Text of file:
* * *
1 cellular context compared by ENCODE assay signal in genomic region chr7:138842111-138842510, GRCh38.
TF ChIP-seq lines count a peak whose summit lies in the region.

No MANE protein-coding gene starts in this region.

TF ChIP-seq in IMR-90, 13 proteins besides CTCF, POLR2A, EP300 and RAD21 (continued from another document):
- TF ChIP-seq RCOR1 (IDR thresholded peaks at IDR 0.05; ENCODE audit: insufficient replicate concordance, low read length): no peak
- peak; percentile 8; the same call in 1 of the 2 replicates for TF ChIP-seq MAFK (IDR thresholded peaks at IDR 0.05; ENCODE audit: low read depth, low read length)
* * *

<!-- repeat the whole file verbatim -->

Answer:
1 cellular context compared by ENCODE assay signal in genomic region chr7:138842111-138842510, GRCh38.
TF ChIP-seq lines count a peak whose summit lies in the region.

No MANE protein-coding gene starts in this region.

TF ChIP-seq in IMR-90, 13 proteins besides CTCF, POLR2A, EP300 and RAD21 (continued from another document):
- TF ChIP-seq RCOR1 (IDR thresholded peaks at IDR 0.05; ENCODE audit: insufficient replicate concordance, low read length): no peak
- peak; percentile 8; the same call in 1 of the 2 replicates for TF ChIP-seq MAFK (IDR thresholded peaks at IDR 0.05; ENCODE audit: low read depth, low read length)